*This story was updated on Jan. 28 to reflect that Joe Kantz was elected vice chair of the Election Law Advisory Board.
What happens when a state lawmaker who spread disinformation about the 2020 election is asked to review the state election laws, and to do it alongside beleaguered election officials to have to implement them?
Pennsylvania is about to find out.
The state’s newly created Election Law Advisory Board convened its first session Thursday, meeting for an hour over Zoom to elect officers and let its members get acquainted.
The 23-member commission brings together current and former election officials, local leaders and state lawmakers to assess Act 77, the mail-in voting law that Pennsylvania adopted in 2019 and implemented for the first time in 2020.
Created in March 2020 as part of a tweak to Pennsylvania’s election code, the panel is due to publish a report with the findings of its review by June 30. That report will also include recommendations for state lawmakers, who have said amending Act 77 is a top priority for 2021.
The panel unanimously chose Montgomery County Commissioner Ken Lawrence, a Democrat, to serve as its chairperson Thursday, and Snyder County Commissioner Joe Kantz as its vice chair.
Whether the group will reach such speedy consensus on any other business remains to be seen.
Its members include state Rep. Russ Diamond, R-Lebanon, who was appointed to his seat by House Speaker Bryan Cutler, R-Lancaster, in July.
This fall, Diamond was one of the loudest voices in the General Assembly embracing the Trump campaign’s baseless claims that the 2020 election had been “stolen” by voter fraud and manipulated voter laws in states that swung Democratic.
He was part of the group of Republican lawmakers who used a faulty analysis of state data to argue that Pennsylvania had 200,000 unaccounted votes in the Nov. 3 election – a claim that members of Congress later trumpeted while voting to reject the state’s electoral college vote.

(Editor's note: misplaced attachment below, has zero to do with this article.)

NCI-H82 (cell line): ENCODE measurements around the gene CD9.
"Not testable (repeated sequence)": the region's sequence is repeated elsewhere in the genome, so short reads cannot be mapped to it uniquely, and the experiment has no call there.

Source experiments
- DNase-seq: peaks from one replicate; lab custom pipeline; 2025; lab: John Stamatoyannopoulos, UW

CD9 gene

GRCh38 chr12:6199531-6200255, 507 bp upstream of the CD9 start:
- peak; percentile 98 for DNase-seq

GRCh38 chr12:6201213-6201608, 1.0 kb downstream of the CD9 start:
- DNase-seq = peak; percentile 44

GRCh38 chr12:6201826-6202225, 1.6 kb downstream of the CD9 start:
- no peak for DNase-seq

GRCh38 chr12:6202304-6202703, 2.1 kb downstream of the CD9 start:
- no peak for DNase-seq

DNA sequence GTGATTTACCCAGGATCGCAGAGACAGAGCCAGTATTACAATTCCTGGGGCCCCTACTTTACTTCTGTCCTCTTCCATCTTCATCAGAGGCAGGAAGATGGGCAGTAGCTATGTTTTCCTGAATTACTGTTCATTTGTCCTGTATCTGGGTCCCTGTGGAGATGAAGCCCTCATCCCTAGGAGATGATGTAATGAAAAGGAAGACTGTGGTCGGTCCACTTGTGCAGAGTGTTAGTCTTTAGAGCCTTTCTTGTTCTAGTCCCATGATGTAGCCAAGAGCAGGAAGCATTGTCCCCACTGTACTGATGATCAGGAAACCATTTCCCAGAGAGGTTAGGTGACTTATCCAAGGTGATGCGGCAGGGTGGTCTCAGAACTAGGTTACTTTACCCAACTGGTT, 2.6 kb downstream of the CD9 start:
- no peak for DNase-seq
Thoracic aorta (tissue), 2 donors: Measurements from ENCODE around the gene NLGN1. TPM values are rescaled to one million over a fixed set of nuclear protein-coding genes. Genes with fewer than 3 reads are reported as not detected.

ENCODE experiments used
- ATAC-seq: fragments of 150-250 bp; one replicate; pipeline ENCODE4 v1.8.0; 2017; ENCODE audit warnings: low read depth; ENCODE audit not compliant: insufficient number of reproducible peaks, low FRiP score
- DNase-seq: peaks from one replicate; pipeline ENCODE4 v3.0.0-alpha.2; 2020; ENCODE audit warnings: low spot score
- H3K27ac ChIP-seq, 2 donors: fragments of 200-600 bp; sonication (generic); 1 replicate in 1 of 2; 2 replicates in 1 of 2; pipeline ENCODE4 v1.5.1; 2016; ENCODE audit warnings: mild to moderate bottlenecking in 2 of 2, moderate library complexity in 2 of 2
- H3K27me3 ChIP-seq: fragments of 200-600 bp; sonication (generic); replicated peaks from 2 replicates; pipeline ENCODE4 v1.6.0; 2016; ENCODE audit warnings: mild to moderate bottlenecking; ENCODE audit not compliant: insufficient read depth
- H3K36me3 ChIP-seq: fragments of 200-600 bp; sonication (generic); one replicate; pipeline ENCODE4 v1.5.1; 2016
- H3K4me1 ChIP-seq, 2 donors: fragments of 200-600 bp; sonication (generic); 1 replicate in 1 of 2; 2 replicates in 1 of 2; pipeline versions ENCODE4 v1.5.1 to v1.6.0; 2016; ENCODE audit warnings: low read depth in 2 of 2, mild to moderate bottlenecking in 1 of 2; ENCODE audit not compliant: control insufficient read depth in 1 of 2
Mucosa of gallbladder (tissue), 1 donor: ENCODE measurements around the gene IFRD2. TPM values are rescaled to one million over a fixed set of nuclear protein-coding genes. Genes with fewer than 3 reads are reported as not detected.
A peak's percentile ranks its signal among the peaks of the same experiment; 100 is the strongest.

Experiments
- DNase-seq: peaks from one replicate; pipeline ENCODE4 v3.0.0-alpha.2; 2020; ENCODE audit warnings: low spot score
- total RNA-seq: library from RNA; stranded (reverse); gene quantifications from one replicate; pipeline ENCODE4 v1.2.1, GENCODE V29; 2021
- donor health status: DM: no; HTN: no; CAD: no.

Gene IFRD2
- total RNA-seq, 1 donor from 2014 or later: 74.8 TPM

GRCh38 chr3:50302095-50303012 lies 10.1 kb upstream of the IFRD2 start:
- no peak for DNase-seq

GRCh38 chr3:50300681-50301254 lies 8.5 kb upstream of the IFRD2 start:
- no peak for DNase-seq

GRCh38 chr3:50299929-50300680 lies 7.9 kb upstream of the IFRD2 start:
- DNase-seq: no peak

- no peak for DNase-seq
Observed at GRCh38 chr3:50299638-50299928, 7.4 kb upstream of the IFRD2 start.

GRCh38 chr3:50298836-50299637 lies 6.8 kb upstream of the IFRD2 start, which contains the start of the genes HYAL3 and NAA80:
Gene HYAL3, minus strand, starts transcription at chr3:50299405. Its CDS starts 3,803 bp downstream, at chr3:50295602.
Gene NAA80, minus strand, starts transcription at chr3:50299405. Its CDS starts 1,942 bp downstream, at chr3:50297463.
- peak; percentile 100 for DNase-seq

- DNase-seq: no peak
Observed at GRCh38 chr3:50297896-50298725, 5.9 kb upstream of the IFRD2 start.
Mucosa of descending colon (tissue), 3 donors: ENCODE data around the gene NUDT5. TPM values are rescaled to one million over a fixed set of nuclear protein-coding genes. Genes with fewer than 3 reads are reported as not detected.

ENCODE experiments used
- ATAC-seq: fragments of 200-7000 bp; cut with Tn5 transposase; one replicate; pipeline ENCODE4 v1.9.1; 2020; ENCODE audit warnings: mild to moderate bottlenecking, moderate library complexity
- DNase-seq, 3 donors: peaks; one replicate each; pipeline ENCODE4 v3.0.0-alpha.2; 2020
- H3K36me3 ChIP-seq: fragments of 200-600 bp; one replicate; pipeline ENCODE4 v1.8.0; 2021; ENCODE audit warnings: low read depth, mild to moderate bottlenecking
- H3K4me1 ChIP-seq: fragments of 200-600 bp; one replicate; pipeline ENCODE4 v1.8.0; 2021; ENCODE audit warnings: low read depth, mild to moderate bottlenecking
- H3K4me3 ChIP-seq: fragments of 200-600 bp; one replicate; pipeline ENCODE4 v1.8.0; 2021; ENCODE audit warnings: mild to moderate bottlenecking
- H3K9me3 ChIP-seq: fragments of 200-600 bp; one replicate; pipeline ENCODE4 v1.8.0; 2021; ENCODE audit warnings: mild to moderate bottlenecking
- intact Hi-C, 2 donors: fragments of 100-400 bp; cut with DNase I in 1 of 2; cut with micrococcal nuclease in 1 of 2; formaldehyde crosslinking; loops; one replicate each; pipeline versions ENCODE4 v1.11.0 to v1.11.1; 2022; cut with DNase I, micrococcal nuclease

Diamond said Thursday that he’s grateful to be on the review panel, and that he hoped to call on his experience running for office as a major party and independent candidate.
“I’m glad to be here talking about the nuts and bolts” of election administration, Diamond said. “If we have faith in nuts and bolts, we will have faith in outcomes.”
Local election directors steadfastly defended the accuracy and security of the 2020 election results, as former president Donald Trump and his allies refused to accept them. There is no evidence to support claims, made by Trump and others, that the results were tainted by widespread fraud.
Amy Cozze, Northampton County’s chief election registrar, reminded other commissioners of the toll that disinformation took on Pennsylvania’s local election officials, leading them to quit their jobs in droves last year.
“We’re a dying breed,” Cozze quipped to her colleagues. “I’m hoping we can discuss why that [exodus] happened and how we prevent that from happening in the future. You can look at people having experience in the trenches and learn from the troubles we had.”
The Election Law Advisory Board isn’t the only panel taking a close look at Pennsylvania’s election laws in 2021.
The House State Government Committee last week kicked off a separate oversight effort last week, a series of 14 public hearings to review the 2020 election.
The state Senate created an investigatory panel earlier this month with the intent of reviewing election law and recommending new legislation. Unlike the election law review board, the Senate panel has the power to subpoena witnesses.
Senate President Pro Tempore Jake Corman, R-Centre, has already appointed five Republicans to that panel. Minority Leader Jay Costa, D-Allegheny, has not decided whom to appoint, or whether his caucus will even participate, a spokeswoman said Thursday.